In the fourth and final installment of A Look Back revisits weeks 13-16 of the college football season. In this segment, I witness a pair of classic rivalries: Harvard vs. Yale and Army vs. Navy. In between, I see the final home came for the Penn State seniors who were freshmen when the Jerry Sandusky sex scandal broke, and I travel to the rustbelt town of Alliance, Ohio to explore the most dominant division 3 program in the country. While I only saw one top-25 division 1 team during this stretch – Michigan State – the final four weeks featured a slate of games that harkened back to the timeless nature of the sport. At the Army-Navy game, Army did not complete their first forward pass until late in the fourth quarter, but the lack of offense did little to quiet the crowd. At Penn State, the overmatched Nittany Lions played in front of a half empty stadium, but at the game’s conclusion, the entire senior class remained to sing the alma mater with a team that had endured so much. More than football, the final four weeks offered a portrait of camaraderie, companionship, and the importance of tradition. Driving home from Baltimore after the Army-Navy game, I could not remember any particular plays from the game, but the sight of 8,000 Cadets and Midshipmen swaying back and forth, arm in arm as they sang each other’s alma mater is one that will stay with me forever.
Week 13 – Harvard 31, Yale 24: While most of the college football world was gearing up for the final push for the playoff, I returned to New England for a matchup between two national powers of yesteryear. For the first five decades of college football, Harvard and Yale were firmly entrenched in the upper echelon of the sport. Between 1872 and 1927, Yale and Harvard combined to win 34 national championships – although in those days, there was no title game so news outlets often awarded national championships to different schools. Yale players won two of the first three Heisman Trophies. When the Yale Bowl was constructed in 1913, it became the largest stadium in the world, seating over 70,000 people.
Today, the Harvard-Yale game is irrelevant to the national rankings – the Ivy League does not participate in postseason play. Every other Saturday of the year, the stadiums in New Haven and Cambridge sit largely empty – the vacant seats serving as reminders of the programs’ fall from their illustrious past.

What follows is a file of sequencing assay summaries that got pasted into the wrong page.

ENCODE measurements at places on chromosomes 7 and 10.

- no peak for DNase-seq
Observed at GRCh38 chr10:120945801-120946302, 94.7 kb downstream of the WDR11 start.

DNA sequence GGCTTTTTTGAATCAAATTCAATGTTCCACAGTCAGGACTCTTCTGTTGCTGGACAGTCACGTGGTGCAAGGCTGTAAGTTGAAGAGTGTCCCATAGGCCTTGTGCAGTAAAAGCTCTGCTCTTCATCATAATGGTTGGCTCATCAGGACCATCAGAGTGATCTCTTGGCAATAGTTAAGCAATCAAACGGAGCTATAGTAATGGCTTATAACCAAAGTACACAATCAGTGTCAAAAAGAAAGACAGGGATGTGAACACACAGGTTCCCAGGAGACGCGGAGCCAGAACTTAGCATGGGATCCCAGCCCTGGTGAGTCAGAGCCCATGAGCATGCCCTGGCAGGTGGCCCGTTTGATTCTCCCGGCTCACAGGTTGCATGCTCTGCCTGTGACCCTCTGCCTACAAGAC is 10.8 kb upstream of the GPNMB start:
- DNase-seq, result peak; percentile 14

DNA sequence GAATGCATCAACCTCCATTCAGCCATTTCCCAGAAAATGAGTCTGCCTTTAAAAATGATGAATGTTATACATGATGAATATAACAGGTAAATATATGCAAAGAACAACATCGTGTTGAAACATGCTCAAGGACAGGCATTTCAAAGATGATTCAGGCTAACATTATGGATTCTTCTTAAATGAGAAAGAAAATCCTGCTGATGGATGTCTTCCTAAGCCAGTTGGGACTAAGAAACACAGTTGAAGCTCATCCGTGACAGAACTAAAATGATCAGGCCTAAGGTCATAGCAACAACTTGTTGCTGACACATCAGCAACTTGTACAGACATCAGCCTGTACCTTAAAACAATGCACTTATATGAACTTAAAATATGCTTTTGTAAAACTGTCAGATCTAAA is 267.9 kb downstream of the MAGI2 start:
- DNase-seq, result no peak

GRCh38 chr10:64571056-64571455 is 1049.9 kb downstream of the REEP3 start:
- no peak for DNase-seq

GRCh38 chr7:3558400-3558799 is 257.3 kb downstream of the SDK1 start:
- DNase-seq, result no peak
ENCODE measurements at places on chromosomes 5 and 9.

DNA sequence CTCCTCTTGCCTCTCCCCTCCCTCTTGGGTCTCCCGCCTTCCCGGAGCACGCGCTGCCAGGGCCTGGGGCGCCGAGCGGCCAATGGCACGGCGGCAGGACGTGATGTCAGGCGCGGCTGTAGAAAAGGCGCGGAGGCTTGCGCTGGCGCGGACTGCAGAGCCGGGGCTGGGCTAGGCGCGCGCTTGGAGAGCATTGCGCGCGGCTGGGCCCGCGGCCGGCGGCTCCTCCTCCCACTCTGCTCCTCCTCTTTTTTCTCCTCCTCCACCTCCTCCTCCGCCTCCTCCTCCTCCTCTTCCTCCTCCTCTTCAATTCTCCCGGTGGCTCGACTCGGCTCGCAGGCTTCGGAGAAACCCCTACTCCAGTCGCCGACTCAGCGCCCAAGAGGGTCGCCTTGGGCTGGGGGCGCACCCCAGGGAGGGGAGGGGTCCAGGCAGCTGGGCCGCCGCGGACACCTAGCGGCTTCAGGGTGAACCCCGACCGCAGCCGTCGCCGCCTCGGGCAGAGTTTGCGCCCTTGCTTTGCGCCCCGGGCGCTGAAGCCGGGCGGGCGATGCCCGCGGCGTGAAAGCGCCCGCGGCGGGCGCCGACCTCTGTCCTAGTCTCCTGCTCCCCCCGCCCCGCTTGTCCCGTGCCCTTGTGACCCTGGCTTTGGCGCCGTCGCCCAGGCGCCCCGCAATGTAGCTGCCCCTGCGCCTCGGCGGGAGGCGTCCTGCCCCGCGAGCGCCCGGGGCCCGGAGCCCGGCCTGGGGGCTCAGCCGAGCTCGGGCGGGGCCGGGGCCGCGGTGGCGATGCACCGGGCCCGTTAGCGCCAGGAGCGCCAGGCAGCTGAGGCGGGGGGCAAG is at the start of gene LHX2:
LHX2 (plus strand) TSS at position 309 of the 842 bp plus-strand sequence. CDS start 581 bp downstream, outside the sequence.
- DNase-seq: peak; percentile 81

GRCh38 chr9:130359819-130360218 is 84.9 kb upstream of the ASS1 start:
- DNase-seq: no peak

Like Williams-Amherst, most of the students and alumni at Harvard and Yale are not truly football fans. These are businessmen and academics masquerading as sports fans, elite students swept up in the fervor and turned into diehards. At the tailgates, you don’t see jerseys and baseball hats. You see Barbour jackets and striped scarves. Conversations center on old memories and life updates rather than anticipation for the game.
Harvard-Yale is less a game than an institution. When students and alumni refer to Harvard-Yale, they describe a day more than a game. For them, the tailgates and parties that are associated with Harvard-Yale are a chance to come together and unapologetically take pride in their school. Many people participate in the day’s events without ever making it into the stadium. Even for those who do go to the game, the result will have little impact on their evening.
This year’s game, however, had extra football-related significance. Harvard entered the game a perfect 9-0, looking to secure the program’s 17th undefeated season. Yale came in at 8-1 and was a win away from forcing a three-way tie for the Ivy League title. More important for Yale fans, a win over Harvard would snap a 7-game losing streak against their rivals.
Through the first three quarters, it looked as though Harvard had the game well in hand. The Crimson scored three third-quarter touchdowns, including a 90-yard pick-six late in the quarter, to take a 24-7 lead heading into the fourth.
Yale, however, would not go away. The Bulldogs scored on their next two possessions, cutting the Harvard lead to 3. With just under four minutes to go, Yale tied the game on a 33-yard field goal.
The crowd, which had remained calm for most of the first half, began to come to life as the game intensified. At one point Harvard students began chanting “safety school.” Shortly after that, before the start of the fourth quarter, the Yale student body inexplicably responded by stripping down to their underwear and mooning the Harvard students.
For someone who has spent a lot of time at the more professionalized stadiums of college football, I found the unpolished, collegial nature of the crowd invigorating. At many of the places I’d been, stadium officials dictated the in-game atmosphere. Piped-in music and jumbotrons with messages of “Get Loud” or “Make Some Noise” told fans how to feel and how to act. At these places there is little room for spontaneity. But, at Harvard-Yale, a place where many of the fans only care about their team on one day a year, the fans are more than observers to the rivalry – they are an active part of it.
With just under a minute to play, Harvard’s Andrew Fischer hauled in his second touchdown grab of the day to give the Crimson a 31-24 lead. Yale tried valiantly to claw back in the game one more time, but their drive stalled on the Harvard 26-yard-line.